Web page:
Published February 1, 2012 | Version v1
Journal article Open

Scorpion fluorescence and reaction to light


Scorpions are largely solitary, nocturnal arachnids that glow a bright cyan-green under UV light. The function of this fluorescence is a mystery. Previous studies of four species from three families have shown that scorpion lateral and medial eyes are maximally sensitive to green light (around 500 nm) and secondarily to UV (350-400 nm). Scorpions are negatively phototactic, and we used this behaviour to assay the responses of desert grassland scorpions, Paruroctonus utahensis, to 395 nm UV light, 505 nm cyan-green light, 565 nm green light and no light within small, circular arenas. Based on the eye sensitivity data, we predicted maximal response to 505 nm, followed by lower responses to 395 and 565 nm. In our experiments, however, scorpions responded most intensely (abrupt bouts of locomotory activity) to 395 nm and 505 nm. Next, we ran trials under 395 and 505 nm on scorpions with their eyes blocked. Scorpions with blocked eyes were much less likely to move under 505 nm than under 395 nm and were much less likely to move under 505 nm than were control animals (those without their eyes blocked). These results suggest an active role for fluorescence in scorpion light detection. Other studies indicate that photosensitive elements in scorpion tails are sensitive to green light. We therefore propose that the cuticle may function as a whole-body photon collector, transducing UV light to cyan-green before relaying this information to the central nervous system. Scorpions may use this information to detect shelter, as blocking any part of the cuticle could diminish the signal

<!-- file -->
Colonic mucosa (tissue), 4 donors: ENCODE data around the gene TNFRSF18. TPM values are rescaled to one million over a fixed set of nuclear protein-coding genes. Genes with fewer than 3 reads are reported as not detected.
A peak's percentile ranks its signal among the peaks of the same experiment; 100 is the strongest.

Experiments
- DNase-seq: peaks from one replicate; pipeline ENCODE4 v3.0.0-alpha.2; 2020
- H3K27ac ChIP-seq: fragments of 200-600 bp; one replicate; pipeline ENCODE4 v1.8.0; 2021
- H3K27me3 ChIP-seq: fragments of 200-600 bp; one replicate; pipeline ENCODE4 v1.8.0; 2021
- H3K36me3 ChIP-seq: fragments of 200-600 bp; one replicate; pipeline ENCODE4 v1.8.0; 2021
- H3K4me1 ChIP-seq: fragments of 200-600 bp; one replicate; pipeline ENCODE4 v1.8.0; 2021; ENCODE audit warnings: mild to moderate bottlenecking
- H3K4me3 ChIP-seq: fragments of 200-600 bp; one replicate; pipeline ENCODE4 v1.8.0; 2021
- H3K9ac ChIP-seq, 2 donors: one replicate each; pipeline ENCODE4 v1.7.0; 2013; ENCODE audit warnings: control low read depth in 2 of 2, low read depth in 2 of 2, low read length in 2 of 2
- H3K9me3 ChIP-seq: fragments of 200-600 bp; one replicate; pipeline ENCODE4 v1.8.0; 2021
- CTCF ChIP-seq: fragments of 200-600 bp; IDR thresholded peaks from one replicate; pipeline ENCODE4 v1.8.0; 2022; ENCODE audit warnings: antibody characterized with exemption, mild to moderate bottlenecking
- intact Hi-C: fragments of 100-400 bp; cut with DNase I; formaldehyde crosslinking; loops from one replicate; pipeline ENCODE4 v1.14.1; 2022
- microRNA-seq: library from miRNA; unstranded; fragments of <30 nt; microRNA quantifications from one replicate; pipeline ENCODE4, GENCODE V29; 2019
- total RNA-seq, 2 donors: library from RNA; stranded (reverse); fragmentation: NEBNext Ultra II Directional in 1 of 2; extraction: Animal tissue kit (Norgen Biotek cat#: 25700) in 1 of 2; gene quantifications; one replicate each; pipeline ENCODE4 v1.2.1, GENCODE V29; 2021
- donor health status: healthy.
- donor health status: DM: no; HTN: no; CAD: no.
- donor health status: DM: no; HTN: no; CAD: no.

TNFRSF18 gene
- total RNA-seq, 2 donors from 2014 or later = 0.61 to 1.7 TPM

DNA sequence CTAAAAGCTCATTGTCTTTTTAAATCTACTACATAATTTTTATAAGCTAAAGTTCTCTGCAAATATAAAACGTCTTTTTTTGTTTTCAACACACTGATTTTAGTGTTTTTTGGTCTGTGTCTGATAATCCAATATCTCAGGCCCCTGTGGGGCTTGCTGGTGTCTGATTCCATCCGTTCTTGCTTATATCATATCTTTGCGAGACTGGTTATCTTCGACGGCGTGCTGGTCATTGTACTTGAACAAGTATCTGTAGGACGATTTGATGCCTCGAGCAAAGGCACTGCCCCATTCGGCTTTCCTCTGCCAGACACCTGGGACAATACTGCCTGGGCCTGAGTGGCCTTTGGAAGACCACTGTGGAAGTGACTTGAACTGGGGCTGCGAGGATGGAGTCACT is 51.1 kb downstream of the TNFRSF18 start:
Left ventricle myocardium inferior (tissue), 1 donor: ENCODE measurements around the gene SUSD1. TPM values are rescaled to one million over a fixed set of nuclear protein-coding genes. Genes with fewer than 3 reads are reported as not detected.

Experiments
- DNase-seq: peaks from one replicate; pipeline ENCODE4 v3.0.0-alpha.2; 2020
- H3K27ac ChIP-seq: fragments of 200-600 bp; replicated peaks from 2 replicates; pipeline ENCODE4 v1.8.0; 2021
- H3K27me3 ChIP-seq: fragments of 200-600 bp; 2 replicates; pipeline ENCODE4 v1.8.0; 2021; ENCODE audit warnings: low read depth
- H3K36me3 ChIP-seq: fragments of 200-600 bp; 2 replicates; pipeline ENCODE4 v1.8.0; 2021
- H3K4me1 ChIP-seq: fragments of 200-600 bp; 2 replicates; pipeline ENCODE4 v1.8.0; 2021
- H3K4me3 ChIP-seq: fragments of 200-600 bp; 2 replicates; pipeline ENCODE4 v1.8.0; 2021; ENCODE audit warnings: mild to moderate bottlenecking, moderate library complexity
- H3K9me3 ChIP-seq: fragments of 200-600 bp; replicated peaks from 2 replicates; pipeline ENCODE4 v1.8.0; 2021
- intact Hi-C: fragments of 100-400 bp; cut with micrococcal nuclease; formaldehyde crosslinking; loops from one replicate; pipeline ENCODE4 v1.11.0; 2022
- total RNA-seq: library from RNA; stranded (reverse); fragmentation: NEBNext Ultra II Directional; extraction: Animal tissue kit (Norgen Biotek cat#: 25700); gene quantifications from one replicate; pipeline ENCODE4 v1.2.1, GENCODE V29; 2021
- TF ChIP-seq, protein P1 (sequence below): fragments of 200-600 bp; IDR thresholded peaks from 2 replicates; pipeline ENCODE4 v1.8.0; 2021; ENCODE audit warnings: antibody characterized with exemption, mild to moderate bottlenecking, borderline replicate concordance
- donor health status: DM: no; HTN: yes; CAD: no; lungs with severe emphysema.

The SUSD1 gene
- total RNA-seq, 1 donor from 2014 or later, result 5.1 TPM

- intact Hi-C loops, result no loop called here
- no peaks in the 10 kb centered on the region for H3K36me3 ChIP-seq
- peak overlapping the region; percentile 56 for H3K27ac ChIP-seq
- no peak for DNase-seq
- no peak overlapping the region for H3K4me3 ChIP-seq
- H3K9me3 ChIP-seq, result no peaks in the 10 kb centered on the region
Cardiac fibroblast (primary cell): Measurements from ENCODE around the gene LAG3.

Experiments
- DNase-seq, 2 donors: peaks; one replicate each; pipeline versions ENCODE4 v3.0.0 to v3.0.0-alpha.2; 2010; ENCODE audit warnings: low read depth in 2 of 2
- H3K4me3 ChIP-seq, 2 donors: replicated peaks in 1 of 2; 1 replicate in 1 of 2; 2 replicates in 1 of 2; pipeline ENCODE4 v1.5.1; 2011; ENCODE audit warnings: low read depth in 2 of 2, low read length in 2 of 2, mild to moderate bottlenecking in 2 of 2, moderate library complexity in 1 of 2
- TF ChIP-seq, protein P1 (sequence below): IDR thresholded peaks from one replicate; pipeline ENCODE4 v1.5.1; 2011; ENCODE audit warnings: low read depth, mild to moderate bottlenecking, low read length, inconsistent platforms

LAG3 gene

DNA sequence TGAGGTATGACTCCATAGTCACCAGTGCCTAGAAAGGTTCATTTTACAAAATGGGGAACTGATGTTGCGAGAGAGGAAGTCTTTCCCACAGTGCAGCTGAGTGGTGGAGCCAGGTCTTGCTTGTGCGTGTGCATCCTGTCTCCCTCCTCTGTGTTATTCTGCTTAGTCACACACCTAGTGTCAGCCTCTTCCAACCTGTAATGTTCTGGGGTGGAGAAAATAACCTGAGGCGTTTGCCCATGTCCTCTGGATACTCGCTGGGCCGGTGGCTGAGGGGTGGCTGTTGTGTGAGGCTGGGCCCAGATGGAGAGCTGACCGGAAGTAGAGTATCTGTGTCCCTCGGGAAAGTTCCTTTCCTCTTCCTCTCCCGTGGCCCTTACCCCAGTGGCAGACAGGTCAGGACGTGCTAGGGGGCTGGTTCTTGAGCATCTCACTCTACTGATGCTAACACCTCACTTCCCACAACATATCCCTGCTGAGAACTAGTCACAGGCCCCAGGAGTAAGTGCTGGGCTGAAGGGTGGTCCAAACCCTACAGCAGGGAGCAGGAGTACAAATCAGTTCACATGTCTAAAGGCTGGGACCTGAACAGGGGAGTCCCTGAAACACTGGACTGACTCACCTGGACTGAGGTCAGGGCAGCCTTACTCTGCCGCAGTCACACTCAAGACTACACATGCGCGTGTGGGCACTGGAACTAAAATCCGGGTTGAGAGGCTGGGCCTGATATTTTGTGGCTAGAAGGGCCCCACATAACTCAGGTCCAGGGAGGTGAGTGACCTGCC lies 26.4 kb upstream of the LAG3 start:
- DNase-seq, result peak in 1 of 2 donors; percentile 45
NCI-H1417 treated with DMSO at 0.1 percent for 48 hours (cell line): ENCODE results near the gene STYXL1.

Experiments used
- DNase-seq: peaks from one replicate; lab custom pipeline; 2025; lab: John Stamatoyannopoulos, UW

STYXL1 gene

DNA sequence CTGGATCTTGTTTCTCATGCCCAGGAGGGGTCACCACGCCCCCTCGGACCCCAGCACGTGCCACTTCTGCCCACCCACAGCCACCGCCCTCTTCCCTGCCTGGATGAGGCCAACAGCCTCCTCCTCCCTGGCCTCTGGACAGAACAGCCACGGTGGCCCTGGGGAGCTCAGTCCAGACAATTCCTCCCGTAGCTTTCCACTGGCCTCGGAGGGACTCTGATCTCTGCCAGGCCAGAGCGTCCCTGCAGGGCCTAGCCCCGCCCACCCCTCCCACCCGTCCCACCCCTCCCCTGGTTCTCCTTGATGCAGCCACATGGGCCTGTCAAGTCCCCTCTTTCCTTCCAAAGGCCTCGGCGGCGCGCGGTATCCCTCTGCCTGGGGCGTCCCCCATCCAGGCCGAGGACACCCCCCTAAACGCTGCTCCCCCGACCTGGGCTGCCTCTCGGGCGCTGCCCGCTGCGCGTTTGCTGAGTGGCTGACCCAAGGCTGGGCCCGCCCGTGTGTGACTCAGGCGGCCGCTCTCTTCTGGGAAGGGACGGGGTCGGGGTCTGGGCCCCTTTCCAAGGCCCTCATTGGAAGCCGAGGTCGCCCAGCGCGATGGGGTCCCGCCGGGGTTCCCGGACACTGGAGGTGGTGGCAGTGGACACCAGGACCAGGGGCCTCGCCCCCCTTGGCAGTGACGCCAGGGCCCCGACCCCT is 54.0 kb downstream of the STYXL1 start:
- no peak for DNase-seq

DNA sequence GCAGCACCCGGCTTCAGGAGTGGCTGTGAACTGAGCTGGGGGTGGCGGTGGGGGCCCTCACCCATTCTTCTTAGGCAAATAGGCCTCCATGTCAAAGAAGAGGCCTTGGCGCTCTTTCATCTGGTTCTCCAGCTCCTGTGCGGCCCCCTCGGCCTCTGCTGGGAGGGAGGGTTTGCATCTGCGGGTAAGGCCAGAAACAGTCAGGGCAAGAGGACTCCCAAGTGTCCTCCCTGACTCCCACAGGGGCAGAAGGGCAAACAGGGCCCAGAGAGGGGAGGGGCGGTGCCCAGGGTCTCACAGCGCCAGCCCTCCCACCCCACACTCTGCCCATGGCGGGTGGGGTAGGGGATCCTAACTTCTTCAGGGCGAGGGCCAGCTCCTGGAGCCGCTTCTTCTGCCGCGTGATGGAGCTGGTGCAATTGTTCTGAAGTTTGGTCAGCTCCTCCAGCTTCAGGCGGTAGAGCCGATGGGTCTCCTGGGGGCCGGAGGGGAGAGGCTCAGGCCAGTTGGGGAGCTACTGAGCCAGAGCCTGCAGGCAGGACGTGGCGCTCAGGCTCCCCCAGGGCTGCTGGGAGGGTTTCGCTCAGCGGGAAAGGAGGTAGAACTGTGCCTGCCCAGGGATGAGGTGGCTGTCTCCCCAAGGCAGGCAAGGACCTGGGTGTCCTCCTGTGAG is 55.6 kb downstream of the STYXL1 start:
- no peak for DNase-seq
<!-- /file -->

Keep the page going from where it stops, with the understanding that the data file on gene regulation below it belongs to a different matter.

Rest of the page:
Files (768.5 kB)

Name Size Download all
768.5 kB Preview Download